estate planning documents

Estate Planning for Small/Medium Size Businesses

Business Owners

Growing a business is a difficult undertaking today as business owners must confront a myriad of tax laws and regulations while trying to effectively create products or services, manage their employees, develop and cultivate clients, and do so profitably.

Often, business owners are too absorbed in their businesses to tend to their own financial needs. They may also overlook key planning considerations that could help their companies grow and prosper. Also, a business owner's livelihood can be imperiled when unexpected events occur that adversely affect the business's bottom line.

Business Owner Needs 


For many business owners, their business is their primary retirement asset. After many years of building a successful business, they expect to convert it into an income for retirement by selling it. If they are relying upon the business as their sole means of retirement, they run the risk that it may not attain the value needed to produce the Income required.

Businesses can fail. Companies can lose value in specific economic cycles. The timing is not always right to sell a business. The true value of the business often lies in the talents and goodwill of the business owner who won't be around to run the business after he retires.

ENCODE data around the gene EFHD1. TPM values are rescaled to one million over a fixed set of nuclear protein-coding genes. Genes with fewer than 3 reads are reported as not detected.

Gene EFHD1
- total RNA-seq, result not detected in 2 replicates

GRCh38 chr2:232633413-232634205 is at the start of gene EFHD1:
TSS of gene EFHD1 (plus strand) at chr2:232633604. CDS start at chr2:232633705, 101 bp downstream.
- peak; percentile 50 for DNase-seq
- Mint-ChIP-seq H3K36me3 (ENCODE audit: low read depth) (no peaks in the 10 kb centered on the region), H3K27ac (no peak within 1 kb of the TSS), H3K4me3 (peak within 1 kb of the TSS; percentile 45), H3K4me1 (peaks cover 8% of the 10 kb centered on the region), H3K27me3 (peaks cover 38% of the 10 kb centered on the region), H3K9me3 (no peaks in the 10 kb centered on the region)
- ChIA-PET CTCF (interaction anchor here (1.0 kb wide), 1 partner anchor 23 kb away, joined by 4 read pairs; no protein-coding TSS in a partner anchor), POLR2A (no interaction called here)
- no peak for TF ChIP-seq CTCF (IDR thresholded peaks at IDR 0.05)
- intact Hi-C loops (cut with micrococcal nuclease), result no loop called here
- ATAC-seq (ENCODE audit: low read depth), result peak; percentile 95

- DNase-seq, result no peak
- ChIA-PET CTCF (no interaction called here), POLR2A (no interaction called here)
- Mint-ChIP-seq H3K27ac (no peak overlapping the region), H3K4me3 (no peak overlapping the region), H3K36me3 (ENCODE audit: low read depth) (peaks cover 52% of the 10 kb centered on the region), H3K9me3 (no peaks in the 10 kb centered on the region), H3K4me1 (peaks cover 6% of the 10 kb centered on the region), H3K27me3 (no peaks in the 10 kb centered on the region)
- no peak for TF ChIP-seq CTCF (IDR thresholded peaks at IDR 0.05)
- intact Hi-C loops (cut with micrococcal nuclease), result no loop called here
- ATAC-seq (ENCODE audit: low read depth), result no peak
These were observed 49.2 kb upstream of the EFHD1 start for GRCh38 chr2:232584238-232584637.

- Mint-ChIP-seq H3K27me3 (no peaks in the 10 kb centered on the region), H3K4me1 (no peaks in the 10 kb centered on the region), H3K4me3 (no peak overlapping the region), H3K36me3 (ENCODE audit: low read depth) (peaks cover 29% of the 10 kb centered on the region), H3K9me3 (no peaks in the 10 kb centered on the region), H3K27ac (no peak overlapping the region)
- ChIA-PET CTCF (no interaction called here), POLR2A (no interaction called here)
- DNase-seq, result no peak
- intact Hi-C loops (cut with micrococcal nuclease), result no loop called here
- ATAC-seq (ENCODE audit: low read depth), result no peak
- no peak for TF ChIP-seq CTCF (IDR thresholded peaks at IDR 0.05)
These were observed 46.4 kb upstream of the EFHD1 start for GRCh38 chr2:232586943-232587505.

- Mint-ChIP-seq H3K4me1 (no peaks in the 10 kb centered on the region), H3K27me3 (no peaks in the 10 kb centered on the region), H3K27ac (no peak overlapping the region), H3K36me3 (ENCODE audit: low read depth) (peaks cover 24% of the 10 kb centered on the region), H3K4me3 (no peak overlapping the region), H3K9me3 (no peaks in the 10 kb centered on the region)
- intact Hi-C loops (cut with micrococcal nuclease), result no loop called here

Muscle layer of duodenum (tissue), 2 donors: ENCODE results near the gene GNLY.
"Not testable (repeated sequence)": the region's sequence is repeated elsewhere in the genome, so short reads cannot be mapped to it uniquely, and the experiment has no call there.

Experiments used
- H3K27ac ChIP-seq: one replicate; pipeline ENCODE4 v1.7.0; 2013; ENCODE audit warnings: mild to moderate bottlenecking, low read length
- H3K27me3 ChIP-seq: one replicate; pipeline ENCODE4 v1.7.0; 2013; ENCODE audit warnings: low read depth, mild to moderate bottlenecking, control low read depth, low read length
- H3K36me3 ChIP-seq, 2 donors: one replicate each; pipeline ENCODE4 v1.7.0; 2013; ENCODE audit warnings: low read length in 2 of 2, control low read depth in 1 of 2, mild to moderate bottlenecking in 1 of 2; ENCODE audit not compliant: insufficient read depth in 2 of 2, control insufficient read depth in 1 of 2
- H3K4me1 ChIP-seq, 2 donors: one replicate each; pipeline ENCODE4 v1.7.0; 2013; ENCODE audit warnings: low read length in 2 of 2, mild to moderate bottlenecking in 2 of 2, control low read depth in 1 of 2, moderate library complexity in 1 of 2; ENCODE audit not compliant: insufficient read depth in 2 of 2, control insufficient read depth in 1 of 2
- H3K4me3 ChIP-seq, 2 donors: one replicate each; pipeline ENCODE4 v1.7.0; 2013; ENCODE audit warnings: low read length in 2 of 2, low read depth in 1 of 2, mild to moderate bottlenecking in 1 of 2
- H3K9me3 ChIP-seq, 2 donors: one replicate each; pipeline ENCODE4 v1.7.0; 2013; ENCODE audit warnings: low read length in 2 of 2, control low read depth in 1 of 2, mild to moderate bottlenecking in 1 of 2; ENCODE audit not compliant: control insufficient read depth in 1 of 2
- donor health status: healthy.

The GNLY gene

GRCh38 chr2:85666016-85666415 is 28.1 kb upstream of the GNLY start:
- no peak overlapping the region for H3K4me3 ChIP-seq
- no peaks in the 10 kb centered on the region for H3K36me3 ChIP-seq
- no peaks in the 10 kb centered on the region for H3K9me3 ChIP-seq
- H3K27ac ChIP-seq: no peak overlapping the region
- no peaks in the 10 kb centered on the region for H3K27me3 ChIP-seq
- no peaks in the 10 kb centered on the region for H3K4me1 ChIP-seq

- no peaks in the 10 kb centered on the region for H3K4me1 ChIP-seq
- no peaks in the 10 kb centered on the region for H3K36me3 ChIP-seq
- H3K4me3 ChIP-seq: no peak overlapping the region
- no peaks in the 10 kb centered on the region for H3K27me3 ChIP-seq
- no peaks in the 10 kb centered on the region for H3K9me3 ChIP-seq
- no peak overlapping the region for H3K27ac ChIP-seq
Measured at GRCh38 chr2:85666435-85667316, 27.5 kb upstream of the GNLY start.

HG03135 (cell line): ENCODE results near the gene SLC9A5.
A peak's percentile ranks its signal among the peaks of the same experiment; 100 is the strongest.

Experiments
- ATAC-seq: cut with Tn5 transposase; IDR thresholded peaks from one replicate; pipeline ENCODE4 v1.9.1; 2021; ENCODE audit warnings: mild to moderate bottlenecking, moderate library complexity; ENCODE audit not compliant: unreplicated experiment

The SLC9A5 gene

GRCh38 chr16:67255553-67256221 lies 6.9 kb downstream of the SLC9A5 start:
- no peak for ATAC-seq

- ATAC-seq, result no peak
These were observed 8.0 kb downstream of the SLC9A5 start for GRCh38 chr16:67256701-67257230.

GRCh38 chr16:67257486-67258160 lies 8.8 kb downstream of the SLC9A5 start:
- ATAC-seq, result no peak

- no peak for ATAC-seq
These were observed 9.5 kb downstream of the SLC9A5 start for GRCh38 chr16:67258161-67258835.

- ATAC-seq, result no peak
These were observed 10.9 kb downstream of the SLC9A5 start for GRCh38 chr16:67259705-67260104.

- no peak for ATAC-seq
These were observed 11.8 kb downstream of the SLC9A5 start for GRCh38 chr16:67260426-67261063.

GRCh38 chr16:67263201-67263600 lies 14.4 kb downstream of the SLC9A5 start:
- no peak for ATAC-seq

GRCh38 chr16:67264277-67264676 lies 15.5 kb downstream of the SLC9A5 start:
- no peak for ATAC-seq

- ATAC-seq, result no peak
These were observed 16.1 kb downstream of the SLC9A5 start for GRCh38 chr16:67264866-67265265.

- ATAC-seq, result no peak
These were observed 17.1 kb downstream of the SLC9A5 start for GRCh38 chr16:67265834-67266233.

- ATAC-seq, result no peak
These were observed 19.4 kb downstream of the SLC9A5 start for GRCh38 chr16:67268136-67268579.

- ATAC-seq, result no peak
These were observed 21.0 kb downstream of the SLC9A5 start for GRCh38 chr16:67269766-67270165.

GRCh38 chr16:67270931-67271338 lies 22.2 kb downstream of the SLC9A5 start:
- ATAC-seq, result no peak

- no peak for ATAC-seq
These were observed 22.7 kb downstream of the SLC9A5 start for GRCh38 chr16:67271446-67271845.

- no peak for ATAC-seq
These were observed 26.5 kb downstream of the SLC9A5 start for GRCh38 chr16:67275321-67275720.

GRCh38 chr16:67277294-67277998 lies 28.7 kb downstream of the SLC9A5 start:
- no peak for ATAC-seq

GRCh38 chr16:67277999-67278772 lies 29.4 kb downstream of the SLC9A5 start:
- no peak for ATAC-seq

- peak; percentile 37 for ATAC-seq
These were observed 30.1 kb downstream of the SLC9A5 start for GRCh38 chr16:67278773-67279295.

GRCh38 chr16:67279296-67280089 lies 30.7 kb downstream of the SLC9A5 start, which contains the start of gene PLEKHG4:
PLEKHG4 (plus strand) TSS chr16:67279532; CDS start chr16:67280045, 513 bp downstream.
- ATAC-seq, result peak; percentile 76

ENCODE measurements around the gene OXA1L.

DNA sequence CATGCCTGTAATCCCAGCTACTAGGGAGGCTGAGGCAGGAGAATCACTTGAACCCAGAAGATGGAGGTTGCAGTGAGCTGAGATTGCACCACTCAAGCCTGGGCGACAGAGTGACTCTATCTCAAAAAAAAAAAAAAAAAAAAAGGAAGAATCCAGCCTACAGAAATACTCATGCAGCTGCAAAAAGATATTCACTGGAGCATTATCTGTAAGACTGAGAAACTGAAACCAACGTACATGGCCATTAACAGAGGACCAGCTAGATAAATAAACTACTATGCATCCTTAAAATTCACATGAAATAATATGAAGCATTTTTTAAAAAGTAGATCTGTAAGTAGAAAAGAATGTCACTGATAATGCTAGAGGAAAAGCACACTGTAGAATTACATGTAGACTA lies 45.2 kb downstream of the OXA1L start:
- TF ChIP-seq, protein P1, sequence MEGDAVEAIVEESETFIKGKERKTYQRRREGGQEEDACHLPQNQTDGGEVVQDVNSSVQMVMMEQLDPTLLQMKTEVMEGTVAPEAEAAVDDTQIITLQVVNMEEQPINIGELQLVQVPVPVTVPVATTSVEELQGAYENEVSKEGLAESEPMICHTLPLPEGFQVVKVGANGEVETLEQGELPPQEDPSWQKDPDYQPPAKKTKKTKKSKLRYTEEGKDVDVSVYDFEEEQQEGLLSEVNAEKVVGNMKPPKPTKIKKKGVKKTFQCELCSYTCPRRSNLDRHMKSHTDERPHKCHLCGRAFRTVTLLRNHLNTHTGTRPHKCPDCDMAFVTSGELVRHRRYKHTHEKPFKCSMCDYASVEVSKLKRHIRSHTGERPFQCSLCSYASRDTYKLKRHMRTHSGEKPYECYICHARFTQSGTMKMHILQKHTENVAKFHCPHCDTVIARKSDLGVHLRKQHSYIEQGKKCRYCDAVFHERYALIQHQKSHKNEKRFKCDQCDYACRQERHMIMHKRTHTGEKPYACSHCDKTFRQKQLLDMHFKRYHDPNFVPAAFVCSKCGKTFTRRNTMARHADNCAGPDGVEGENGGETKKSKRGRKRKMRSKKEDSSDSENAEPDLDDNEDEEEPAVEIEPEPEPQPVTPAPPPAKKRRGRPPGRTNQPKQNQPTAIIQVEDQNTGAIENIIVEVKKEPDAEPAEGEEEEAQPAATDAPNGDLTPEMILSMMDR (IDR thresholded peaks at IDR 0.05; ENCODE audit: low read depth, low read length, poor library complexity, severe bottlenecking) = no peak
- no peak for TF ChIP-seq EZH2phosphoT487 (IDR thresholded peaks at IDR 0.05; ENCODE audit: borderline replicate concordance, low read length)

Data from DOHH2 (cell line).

Business owners today must prepare for retirement with the same level of diversification recommended for any retirement plan. Business owners have access to a number of qualified and nonqualified retirement plan options that can provide a cornerstone for their retirement income needs.

Business Succession

When a business partner dies, the business loses a valuable asset and could suffer in the short term. The long-term issue for surviving business owners is whether the company can survive when the partner's family members show up for their interest in the business.

For the families of business partners, the business interest is often their biggest asset, and they become the rightful owner of that interest at the death of the partner. They will want to receive their share of the business, either in direct compensation or through their participation as an active partner in the industry.

If the surviving partner does not have the capital to compensate the family for their share, their options are limited and not very attractive. A business succession plan can facilitate the orderly transfer of the business interest from the deceased's family to the business.

Key Employee Protection

One of the more devastating events a small business can suffer is the loss of a key employee. Often it's a key employee who brings a special talent to the business and is responsible for much of the business owner's success. The loss of such a valuable asset could set the business back for a period of time and at tremendous cost, while the business owner seeks to find a replacement, if one can be found at all.

In financial planning, we are taught that our most valuable assets – our home, our ability to earn Income, and our cars – should be insured against an unexpected loss. It's no different for business owners, as the loss of a valuable business asset could imperil the business.

Buying life insurance coverage on a key employee makes good business sense. The amount of coverage should be enough to cover the costs of recruiting and paying a replacement, loss of earnings to the company, any redemption of stock, or a salary continuation plan arrangement with the surviving family.